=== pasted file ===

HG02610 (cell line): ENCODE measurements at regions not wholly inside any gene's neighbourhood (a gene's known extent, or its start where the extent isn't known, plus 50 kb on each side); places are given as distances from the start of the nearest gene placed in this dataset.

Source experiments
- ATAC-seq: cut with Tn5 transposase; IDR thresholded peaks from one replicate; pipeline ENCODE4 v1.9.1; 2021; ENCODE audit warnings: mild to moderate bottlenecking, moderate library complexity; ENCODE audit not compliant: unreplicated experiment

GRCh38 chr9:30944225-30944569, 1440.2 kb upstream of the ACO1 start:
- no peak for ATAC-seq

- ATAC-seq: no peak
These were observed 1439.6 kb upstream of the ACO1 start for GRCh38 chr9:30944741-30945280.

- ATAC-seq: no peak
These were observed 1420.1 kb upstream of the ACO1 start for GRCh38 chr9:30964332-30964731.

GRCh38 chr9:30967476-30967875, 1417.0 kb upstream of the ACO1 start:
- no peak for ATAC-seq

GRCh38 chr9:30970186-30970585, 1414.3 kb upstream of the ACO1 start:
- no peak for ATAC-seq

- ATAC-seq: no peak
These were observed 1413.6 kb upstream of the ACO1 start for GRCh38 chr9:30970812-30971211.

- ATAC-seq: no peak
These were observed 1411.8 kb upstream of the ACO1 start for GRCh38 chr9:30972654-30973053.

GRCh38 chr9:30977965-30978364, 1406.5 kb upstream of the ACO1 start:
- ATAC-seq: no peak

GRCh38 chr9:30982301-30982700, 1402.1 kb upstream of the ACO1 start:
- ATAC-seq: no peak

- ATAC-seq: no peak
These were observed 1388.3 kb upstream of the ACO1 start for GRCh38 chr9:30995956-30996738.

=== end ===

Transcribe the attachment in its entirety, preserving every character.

HG02610 (cell line): ENCODE measurements at regions not wholly inside any gene's neighbourhood (a gene's known extent, or its start where the extent isn't known, plus 50 kb on each side); places are given as distances from the start of the nearest gene placed in this dataset.

Source experiments
- ATAC-seq: cut with Tn5 transposase; IDR thresholded peaks from one replicate; pipeline ENCODE4 v1.9.1; 2021; ENCODE audit warnings: mild to moderate bottlenecking, moderate library complexity; ENCODE audit not compliant: unreplicated experiment

GRCh38 chr9:30944225-30944569, 1440.2 kb upstream of the ACO1 start:
- no peak for ATAC-seq

- ATAC-seq: no peak
These were observed 1439.6 kb upstream of the ACO1 start for GRCh38 chr9:30944741-30945280.

- ATAC-seq: no peak
These were observed 1420.1 kb upstream of the ACO1 start for GRCh38 chr9:30964332-30964731.

GRCh38 chr9:30967476-30967875, 1417.0 kb upstream of the ACO1 start:
- no peak for ATAC-seq

GRCh38 chr9:30970186-30970585, 1414.3 kb upstream of the ACO1 start:
- no peak for ATAC-seq

- ATAC-seq: no peak
These were observed 1413.6 kb upstream of the ACO1 start for GRCh38 chr9:30970812-30971211.

- ATAC-seq: no peak
These were observed 1411.8 kb upstream of the ACO1 start for GRCh38 chr9:30972654-30973053.

GRCh38 chr9:30977965-30978364, 1406.5 kb upstream of the ACO1 start:
- ATAC-seq: no peak

GRCh38 chr9:30982301-30982700, 1402.1 kb upstream of the ACO1 start:
- ATAC-seq: no peak

- ATAC-seq: no peak
These were observed 1388.3 kb upstream of the ACO1 start for GRCh38 chr9:30995956-30996738.